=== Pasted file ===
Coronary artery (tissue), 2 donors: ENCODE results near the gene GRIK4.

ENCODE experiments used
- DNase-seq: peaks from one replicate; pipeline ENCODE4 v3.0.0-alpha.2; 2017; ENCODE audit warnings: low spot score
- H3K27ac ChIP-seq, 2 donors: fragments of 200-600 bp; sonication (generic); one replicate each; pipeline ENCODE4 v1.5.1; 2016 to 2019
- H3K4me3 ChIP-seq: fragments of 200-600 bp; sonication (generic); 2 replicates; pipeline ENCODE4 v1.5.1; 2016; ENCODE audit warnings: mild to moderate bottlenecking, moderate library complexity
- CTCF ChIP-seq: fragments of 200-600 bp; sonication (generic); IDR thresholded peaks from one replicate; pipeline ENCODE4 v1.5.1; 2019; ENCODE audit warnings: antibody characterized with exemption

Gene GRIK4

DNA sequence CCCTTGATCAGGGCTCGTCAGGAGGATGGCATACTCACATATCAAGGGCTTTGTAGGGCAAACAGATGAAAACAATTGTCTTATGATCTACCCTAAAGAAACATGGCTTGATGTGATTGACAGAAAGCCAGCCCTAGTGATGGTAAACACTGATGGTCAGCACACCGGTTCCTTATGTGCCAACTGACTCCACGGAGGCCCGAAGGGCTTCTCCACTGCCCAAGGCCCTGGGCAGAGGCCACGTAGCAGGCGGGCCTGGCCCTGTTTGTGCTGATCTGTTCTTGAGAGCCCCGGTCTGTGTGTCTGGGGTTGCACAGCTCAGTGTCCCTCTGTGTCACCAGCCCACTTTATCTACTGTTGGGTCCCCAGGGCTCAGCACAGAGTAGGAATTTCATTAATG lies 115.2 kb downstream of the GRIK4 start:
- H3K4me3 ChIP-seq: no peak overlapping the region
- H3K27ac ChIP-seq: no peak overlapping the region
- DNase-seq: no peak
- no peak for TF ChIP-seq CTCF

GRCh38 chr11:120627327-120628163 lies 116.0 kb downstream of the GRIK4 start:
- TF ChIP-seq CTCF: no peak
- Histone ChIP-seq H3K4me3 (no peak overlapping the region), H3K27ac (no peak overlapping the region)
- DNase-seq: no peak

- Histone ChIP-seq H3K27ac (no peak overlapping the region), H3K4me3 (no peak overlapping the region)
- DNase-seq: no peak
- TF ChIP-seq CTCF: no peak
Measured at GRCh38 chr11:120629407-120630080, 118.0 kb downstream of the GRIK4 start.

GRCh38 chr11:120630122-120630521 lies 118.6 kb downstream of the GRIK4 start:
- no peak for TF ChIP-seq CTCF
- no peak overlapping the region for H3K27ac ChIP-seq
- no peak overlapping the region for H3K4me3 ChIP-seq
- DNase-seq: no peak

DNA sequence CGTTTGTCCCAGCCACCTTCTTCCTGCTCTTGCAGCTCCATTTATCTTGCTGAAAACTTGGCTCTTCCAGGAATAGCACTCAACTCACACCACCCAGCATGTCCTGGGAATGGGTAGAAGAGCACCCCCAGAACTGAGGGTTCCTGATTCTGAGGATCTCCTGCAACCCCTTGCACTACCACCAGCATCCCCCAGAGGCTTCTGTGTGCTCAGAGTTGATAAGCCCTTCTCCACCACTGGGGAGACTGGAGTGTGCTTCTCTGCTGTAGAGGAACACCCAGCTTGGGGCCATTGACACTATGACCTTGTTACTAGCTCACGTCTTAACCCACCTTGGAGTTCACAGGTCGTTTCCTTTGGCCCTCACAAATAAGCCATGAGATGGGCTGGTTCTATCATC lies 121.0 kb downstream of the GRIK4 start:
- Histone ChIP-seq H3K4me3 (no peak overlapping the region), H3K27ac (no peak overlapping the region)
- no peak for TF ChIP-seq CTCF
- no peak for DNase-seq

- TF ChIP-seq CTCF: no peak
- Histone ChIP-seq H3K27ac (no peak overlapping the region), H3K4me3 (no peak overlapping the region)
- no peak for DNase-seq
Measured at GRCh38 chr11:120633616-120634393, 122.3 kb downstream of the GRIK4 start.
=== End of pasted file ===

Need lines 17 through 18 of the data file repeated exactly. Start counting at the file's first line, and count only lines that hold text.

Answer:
- Histone ChIP-seq H3K27ac (no peak overlapping the region), H3K4me3 (no peak overlapping the region)
- DNase-seq: no peak